Brian Foley runs a web-site, Math Mojo and a blog, The Math Mojo Chronicles. The web-site aims to make, in Brian's words, "Math meaningful." While I enjoy the site, I struggled to explain what Math Mojo was about until I found this description in the What is Math Mojo page:
Math Mojo is a way of looking at math that fosters a sense for numbers. The more new ways you learn and practice, the more of a feel you will get for manipulating and understanding how numbers work. They will become less of a mystery, and you will feel better about your ability to do math. These methods are based on several different speed-math techniques. They all work at least as well as the methods that you were taught in school. In fact, schools that teach these methods do much better than the national average.
Last November I wrote about the Trachtenberg system of speed mathematics and showed one of the techniques - multiplying an arbitrarily large number by 12 with great ease. In this article I want to show you why the technique for multiplying by 12 works, share two more of the Trachtenberg multiplication techniques, and give you some direction as to how you can develop your own multiplication techniques.
In that first article about Trachtenberg multiplication I taught you to multiply by 12 by "doubling the digit and adding its neighbor (on the right)." I gave an example of multiplying 346 by 12:
Last month I blogged about mathemagician Arthur Benjamin and his amazing mental Math feats. Benjamin is a master of doing arithmetic in his head with lots of digits involved. In particular, he's able to square a 5-digit number without writing down partial results. How does he do it? I picked up a copy of Benjamin's Secrets of Mental Math to learn how. Here are the steps Benjamin provides for squaring 46,792.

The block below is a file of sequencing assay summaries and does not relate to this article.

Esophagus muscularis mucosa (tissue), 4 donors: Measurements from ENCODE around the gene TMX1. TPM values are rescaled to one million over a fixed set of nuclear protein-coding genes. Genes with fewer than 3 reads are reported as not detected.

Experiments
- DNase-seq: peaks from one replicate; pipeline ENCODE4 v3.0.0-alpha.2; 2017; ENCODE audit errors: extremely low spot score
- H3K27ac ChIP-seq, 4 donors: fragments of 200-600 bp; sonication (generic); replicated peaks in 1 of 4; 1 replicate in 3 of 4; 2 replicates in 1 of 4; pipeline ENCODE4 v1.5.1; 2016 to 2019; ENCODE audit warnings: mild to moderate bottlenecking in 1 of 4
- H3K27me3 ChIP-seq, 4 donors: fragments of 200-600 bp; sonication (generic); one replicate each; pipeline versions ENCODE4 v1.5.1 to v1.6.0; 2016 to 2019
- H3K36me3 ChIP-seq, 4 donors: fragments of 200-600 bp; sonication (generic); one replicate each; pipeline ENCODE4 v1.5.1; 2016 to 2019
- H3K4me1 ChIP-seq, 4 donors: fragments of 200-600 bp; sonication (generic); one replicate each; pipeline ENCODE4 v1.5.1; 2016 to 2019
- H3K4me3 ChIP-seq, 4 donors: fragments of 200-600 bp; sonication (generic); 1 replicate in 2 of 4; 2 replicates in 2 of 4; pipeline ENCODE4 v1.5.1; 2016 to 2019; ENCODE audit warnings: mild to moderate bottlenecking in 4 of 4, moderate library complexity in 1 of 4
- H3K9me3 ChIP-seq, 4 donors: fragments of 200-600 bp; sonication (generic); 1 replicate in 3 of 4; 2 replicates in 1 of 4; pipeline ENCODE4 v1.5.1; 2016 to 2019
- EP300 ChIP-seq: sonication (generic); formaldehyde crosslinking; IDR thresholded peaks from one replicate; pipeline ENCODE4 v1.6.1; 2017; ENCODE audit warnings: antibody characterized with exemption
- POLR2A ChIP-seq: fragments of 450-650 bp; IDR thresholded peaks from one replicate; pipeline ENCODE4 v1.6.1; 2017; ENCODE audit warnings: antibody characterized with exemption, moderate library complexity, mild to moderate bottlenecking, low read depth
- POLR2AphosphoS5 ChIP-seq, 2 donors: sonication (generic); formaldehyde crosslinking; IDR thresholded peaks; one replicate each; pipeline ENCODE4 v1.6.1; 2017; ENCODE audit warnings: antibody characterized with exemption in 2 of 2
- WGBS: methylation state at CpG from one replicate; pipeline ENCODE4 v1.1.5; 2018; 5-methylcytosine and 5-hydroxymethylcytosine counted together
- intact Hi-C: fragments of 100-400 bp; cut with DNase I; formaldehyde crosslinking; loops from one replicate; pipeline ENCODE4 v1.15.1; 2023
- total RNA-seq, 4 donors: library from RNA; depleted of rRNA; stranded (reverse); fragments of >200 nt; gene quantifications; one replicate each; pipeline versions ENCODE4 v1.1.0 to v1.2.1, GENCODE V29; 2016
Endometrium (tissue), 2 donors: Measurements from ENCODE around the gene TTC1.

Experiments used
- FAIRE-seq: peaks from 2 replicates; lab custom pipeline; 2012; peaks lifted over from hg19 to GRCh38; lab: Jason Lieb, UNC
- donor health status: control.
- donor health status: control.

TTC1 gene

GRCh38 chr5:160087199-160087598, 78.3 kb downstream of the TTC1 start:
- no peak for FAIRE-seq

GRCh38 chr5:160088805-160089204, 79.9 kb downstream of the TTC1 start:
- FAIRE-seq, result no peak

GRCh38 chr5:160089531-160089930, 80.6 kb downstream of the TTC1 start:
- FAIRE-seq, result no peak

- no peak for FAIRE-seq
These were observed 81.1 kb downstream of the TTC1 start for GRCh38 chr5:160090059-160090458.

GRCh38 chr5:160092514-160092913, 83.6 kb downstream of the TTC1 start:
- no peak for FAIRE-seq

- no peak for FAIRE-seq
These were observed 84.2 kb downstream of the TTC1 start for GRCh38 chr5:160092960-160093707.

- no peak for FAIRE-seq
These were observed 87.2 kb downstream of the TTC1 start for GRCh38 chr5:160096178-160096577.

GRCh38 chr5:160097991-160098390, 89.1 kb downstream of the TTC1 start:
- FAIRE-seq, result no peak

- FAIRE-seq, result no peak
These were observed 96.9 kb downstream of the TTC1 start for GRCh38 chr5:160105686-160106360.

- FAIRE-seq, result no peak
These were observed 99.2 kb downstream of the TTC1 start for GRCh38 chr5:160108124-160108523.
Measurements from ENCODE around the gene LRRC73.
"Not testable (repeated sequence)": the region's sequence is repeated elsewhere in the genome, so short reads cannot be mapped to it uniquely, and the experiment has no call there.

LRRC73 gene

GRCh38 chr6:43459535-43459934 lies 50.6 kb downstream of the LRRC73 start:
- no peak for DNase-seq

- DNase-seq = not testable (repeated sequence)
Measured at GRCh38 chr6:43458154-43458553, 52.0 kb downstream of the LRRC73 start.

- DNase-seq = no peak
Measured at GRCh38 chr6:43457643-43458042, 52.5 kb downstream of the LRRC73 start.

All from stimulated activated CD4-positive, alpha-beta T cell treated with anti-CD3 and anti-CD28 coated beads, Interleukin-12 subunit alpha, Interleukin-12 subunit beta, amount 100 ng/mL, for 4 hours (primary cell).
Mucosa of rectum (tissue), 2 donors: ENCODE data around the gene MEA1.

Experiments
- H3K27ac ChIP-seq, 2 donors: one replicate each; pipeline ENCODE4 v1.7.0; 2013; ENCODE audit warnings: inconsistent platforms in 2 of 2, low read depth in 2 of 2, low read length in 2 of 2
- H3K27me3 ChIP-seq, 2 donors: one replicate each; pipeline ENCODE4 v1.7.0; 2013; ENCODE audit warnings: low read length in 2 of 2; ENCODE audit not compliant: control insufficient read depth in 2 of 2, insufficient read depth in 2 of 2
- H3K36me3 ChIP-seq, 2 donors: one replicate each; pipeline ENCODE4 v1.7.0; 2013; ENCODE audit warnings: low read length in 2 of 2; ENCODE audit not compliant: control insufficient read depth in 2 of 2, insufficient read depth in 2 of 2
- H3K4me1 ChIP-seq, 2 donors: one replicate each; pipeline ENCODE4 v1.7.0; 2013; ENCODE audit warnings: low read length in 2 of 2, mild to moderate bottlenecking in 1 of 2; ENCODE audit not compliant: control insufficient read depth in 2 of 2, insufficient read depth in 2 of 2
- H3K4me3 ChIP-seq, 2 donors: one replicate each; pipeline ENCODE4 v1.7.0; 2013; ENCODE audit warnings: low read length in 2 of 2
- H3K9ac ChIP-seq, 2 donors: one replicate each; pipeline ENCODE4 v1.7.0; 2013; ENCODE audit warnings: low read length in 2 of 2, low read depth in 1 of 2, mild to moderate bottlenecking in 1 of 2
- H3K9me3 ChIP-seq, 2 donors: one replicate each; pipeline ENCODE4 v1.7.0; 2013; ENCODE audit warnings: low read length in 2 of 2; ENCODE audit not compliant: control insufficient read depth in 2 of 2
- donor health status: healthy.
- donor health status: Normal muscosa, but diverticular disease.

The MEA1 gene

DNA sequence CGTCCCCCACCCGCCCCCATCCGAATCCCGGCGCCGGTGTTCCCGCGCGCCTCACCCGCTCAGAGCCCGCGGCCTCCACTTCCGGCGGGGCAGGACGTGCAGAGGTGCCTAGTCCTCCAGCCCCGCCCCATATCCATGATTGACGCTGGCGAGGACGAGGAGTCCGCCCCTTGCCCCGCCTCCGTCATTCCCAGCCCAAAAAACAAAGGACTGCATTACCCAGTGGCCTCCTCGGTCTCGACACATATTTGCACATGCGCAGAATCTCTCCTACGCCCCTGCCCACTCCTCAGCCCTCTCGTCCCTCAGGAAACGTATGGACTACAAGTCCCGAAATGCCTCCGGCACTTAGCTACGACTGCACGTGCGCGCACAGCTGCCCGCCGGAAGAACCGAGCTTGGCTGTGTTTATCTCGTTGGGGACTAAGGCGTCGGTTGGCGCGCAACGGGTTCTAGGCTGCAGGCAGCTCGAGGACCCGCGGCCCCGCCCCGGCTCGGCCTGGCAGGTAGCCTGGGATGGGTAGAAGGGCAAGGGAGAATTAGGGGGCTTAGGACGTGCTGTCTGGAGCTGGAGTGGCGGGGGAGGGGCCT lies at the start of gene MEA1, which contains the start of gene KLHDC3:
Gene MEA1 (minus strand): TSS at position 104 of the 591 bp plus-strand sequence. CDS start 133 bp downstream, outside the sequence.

1. First, Benjamin breaks the number into 46,000 + 792.
2. Then he does a little algebra. If a=46,000 and b=792, then (a+b)^2 = a^2 + 2ab + b^2 = (46,000)^2 + 2(46,000)(792) + 792^2.
3. This simplifies a bit to 1,000,000(46^2) + 2,000(46)(792) + 792^2.
4. Then Benjamin sets out to do the middle product: 2,000(46)(792).
There's an interesting web-site, brainetics.com, that is all about doing mental Math quickly. I have to confess that while I know quite a few mental Math tricks and while I've written quite a number of posts and made several videos about mental Math tricks I'm not particularly fast at applying these tricks. Doing Math quickly in one's head is all about knowing techniques, having a strong memory and maintaining focus. I know techniques. Memory and focus are currently a challenge for me.